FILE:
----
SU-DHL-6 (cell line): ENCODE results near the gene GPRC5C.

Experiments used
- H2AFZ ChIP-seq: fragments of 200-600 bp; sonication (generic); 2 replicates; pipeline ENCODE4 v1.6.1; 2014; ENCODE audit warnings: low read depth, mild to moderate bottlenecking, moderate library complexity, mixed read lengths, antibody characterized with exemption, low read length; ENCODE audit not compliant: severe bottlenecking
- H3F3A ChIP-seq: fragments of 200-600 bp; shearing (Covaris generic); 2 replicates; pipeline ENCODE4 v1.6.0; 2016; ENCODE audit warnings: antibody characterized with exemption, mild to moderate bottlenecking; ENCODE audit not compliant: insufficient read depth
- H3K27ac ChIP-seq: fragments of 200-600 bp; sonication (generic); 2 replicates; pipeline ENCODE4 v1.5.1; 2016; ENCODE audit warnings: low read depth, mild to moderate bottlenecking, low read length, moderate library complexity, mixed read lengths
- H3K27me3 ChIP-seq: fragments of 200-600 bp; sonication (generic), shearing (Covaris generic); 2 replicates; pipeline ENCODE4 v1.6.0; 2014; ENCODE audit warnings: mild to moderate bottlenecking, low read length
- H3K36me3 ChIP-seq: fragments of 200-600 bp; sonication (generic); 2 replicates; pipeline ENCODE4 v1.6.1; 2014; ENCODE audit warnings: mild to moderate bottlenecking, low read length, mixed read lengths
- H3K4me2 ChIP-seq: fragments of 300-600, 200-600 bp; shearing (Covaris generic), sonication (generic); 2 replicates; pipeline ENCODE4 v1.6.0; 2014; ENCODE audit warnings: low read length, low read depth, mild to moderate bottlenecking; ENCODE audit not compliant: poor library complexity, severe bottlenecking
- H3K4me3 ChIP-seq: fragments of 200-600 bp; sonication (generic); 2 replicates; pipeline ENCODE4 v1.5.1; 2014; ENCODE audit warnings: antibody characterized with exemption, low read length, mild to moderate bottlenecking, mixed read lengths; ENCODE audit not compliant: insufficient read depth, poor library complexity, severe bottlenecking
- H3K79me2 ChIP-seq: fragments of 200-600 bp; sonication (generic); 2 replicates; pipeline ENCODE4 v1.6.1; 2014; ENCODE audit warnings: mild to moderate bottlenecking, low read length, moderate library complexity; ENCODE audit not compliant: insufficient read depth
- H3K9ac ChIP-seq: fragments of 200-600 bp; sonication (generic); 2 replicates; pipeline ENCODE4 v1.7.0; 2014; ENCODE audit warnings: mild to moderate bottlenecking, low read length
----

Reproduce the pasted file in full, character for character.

SU-DHL-6 (cell line): ENCODE results near the gene GPRC5C.

Experiments used
- H2AFZ ChIP-seq: fragments of 200-600 bp; sonication (generic); 2 replicates; pipeline ENCODE4 v1.6.1; 2014; ENCODE audit warnings: low read depth, mild to moderate bottlenecking, moderate library complexity, mixed read lengths, antibody characterized with exemption, low read length; ENCODE audit not compliant: severe bottlenecking
- H3F3A ChIP-seq: fragments of 200-600 bp; shearing (Covaris generic); 2 replicates; pipeline ENCODE4 v1.6.0; 2016; ENCODE audit warnings: antibody characterized with exemption, mild to moderate bottlenecking; ENCODE audit not compliant: insufficient read depth
- H3K27ac ChIP-seq: fragments of 200-600 bp; sonication (generic); 2 replicates; pipeline ENCODE4 v1.5.1; 2016; ENCODE audit warnings: low read depth, mild to moderate bottlenecking, low read length, moderate library complexity, mixed read lengths
- H3K27me3 ChIP-seq: fragments of 200-600 bp; sonication (generic), shearing (Covaris generic); 2 replicates; pipeline ENCODE4 v1.6.0; 2014; ENCODE audit warnings: mild to moderate bottlenecking, low read length
- H3K36me3 ChIP-seq: fragments of 200-600 bp; sonication (generic); 2 replicates; pipeline ENCODE4 v1.6.1; 2014; ENCODE audit warnings: mild to moderate bottlenecking, low read length, mixed read lengths
- H3K4me2 ChIP-seq: fragments of 300-600, 200-600 bp; shearing (Covaris generic), sonication (generic); 2 replicates; pipeline ENCODE4 v1.6.0; 2014; ENCODE audit warnings: low read length, low read depth, mild to moderate bottlenecking; ENCODE audit not compliant: poor library complexity, severe bottlenecking
- H3K4me3 ChIP-seq: fragments of 200-600 bp; sonication (generic); 2 replicates; pipeline ENCODE4 v1.5.1; 2014; ENCODE audit warnings: antibody characterized with exemption, low read length, mild to moderate bottlenecking, mixed read lengths; ENCODE audit not compliant: insufficient read depth, poor library complexity, severe bottlenecking
- H3K79me2 ChIP-seq: fragments of 200-600 bp; sonication (generic); 2 replicates; pipeline ENCODE4 v1.6.1; 2014; ENCODE audit warnings: mild to moderate bottlenecking, low read length, moderate library complexity; ENCODE audit not compliant: insufficient read depth
- H3K9ac ChIP-seq: fragments of 200-600 bp; sonication (generic); 2 replicates; pipeline ENCODE4 v1.7.0; 2014; ENCODE audit warnings: mild to moderate bottlenecking, low read length